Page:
Why two-step authentication via SMS is a bad idea

It is a good security practice to enable two-step authentication for your accounts: even if someone finds out your password, you will still need an additional code to access your information.

Why two-step authentication via SMS is a bad idea

In most services, two-step authentication works through a numeric code registered in specific applications, such as Google Authenticator, Authy or 1Password. But many still provide SMS verification – and security researchers have decided to show how easy it is to intercept your operator’s text messages.

The Forbes published a video of a group of hackers from Positive Technologies showing how it was possible to access a portfolio bitcoin in Coinbase through SMS interception technique. The video has only three minutes:

It all starts when researchers try to recover a Gmail account password; they previously obtain some data (such as first and last name) from the “victim” and then request an SMS with the recovery code, which is intercepted using a tool. After Google confirms the user’s identity, you can change the account combination.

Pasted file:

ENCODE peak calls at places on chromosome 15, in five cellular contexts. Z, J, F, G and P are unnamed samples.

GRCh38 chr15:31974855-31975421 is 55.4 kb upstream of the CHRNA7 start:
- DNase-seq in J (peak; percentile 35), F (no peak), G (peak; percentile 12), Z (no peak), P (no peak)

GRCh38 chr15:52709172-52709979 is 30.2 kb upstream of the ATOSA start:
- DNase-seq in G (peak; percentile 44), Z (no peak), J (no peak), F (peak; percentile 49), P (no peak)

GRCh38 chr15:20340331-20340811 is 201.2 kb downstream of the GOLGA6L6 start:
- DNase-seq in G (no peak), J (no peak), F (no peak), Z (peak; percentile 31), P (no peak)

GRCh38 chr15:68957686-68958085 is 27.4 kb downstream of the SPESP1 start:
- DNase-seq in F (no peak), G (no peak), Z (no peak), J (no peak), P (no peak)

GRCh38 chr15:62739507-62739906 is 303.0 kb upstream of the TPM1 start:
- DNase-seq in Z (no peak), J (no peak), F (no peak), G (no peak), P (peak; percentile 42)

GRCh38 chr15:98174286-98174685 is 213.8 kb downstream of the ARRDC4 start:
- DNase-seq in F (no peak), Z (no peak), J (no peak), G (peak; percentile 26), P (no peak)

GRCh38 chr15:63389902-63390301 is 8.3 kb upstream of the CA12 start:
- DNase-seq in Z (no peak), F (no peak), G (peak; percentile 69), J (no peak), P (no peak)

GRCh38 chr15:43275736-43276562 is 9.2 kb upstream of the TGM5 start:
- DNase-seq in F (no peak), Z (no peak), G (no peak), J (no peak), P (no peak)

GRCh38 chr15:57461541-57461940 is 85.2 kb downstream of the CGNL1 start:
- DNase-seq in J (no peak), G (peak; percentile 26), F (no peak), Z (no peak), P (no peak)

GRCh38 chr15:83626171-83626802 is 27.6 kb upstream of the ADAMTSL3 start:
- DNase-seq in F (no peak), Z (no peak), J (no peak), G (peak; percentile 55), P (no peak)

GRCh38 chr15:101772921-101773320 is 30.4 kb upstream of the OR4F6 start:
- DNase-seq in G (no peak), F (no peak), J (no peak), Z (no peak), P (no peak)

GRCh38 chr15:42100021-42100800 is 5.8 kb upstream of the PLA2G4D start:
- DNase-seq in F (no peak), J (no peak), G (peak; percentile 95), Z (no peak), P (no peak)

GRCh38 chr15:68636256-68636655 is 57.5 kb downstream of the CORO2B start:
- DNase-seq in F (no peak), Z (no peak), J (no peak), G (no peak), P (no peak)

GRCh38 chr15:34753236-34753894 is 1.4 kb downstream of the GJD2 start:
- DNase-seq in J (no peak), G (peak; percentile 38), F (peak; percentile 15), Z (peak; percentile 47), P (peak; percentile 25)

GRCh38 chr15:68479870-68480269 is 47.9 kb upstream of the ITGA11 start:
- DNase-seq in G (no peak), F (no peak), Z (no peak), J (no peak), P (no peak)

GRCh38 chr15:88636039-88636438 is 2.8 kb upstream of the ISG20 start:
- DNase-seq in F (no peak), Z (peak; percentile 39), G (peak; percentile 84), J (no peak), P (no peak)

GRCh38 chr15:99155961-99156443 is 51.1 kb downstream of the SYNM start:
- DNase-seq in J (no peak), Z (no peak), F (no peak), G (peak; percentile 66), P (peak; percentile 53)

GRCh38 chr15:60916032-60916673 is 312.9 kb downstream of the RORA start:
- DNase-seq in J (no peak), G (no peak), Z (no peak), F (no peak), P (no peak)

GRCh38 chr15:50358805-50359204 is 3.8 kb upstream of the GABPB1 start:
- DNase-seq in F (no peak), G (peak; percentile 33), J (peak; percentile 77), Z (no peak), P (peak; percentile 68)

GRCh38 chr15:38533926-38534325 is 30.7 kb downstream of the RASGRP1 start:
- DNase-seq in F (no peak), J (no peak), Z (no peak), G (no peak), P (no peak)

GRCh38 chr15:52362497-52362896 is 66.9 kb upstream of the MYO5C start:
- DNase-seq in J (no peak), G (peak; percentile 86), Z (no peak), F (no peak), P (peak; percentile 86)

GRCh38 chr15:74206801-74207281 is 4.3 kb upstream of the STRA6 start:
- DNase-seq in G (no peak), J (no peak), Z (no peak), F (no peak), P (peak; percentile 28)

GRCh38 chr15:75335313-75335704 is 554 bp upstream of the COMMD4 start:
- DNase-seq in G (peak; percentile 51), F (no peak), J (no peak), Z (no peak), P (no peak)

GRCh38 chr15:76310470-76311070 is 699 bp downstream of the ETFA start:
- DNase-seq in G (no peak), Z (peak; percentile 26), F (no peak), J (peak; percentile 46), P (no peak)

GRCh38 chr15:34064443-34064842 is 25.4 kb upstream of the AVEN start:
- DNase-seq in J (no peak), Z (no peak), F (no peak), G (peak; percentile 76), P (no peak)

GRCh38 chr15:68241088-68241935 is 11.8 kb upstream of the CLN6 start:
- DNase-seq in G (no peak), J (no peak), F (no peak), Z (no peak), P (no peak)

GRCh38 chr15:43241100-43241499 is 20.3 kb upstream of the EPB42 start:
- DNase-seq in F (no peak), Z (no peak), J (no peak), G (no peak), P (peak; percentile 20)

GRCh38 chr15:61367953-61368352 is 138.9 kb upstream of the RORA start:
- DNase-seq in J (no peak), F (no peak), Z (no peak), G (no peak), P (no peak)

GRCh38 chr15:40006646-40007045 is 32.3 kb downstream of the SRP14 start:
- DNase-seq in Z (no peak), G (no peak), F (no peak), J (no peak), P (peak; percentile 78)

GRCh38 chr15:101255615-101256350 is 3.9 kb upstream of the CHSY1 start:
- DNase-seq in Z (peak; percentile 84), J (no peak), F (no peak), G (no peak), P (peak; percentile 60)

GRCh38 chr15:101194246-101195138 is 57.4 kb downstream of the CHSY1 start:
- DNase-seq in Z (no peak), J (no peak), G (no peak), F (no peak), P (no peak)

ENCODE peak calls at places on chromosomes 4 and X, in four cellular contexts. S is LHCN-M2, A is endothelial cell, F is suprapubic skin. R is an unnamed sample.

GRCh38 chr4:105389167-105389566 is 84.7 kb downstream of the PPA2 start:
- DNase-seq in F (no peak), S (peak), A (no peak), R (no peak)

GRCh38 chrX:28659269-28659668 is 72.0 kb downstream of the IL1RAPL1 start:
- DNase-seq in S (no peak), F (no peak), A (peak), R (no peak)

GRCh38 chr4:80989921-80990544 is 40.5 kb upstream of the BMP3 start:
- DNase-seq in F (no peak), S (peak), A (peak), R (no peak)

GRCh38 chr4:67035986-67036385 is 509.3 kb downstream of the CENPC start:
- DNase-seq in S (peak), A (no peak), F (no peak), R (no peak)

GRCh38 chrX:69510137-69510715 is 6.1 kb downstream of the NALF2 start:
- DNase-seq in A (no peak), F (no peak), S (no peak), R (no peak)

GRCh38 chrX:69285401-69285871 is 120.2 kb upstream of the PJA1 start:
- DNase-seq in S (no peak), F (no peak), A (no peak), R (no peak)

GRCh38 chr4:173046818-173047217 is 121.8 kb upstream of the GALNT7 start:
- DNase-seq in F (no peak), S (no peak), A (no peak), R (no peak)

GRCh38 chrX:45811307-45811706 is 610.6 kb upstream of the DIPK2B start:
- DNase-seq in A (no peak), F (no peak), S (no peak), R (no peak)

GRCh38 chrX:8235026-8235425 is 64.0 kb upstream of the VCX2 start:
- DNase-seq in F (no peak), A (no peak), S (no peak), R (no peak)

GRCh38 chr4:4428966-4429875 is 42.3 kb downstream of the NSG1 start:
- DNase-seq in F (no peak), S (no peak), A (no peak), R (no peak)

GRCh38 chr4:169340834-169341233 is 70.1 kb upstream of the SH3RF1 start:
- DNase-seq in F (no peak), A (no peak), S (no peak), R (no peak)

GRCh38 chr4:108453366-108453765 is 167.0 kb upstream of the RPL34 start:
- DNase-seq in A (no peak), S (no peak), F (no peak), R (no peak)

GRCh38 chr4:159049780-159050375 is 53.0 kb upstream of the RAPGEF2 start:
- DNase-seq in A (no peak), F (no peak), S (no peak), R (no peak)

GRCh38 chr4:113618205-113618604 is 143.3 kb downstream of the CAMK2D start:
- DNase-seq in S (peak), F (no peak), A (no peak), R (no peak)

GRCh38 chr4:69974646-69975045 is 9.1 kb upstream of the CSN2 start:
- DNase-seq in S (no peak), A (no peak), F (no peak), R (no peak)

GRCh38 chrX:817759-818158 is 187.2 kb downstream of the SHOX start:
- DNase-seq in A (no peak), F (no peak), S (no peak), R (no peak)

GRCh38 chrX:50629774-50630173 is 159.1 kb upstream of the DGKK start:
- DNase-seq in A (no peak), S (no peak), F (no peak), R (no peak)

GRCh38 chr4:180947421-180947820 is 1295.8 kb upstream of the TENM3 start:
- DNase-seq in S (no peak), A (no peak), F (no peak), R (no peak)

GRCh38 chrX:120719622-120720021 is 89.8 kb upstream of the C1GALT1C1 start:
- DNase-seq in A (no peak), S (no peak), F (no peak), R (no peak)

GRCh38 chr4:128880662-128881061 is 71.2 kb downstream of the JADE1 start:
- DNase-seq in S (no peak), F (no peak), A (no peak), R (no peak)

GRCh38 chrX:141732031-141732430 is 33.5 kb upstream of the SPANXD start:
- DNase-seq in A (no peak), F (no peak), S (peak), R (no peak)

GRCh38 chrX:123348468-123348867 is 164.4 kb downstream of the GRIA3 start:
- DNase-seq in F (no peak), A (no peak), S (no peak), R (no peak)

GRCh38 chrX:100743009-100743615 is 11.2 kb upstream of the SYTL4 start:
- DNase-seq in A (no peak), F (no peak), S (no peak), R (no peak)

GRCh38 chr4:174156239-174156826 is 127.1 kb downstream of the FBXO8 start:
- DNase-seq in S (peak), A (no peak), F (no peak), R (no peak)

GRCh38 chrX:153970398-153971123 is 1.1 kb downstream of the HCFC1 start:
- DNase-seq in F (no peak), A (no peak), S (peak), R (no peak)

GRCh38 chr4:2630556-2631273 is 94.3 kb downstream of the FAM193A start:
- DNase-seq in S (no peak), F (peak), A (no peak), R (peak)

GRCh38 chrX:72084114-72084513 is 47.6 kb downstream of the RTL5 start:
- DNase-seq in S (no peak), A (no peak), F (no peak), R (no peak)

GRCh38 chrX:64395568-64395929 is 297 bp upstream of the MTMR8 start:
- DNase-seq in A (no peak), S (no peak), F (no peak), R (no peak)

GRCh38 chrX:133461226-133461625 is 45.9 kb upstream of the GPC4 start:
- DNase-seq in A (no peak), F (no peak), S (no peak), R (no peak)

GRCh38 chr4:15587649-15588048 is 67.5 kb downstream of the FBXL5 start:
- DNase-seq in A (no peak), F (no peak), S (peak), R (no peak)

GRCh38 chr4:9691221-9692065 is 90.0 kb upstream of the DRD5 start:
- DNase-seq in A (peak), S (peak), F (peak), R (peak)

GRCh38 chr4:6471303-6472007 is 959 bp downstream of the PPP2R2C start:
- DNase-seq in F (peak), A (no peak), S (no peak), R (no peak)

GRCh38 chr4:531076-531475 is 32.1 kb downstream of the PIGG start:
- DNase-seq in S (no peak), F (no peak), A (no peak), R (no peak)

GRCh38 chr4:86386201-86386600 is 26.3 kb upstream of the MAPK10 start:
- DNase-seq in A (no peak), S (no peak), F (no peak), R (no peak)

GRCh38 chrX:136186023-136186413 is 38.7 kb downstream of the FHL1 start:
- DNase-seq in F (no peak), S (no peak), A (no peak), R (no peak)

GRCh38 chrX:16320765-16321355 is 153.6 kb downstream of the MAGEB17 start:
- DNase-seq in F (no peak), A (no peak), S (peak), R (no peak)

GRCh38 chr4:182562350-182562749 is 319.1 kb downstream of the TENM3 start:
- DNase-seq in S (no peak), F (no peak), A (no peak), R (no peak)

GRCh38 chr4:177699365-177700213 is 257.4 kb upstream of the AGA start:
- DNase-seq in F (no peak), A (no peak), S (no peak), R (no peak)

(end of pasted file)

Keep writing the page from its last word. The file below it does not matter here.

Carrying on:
And, as all you need to attack someone is access to their e-mails, all you have to do is log into Coinbase and access the “I forgot my password”. The cryptocurrency wallet service sent a password exchange link, and the change was made. Account successfully committed.

This is kind of scary, but it’s so old that we don’t know why companies still insist on sending important data via SMS. The SS7 network (Signaling System 7), which is used to manage phone calls and text messages, has known flaws (not all corrected by operators) and can be the cause of an attack on an online account.

In other words, SMS, in addition to not being the most reliable thing in the world (some messages from me just never arrive; they even seem to be retained in Curitiba), is insecure.

Remember that at Google, you can remove your mobile number from 2-step authentication . I recommend.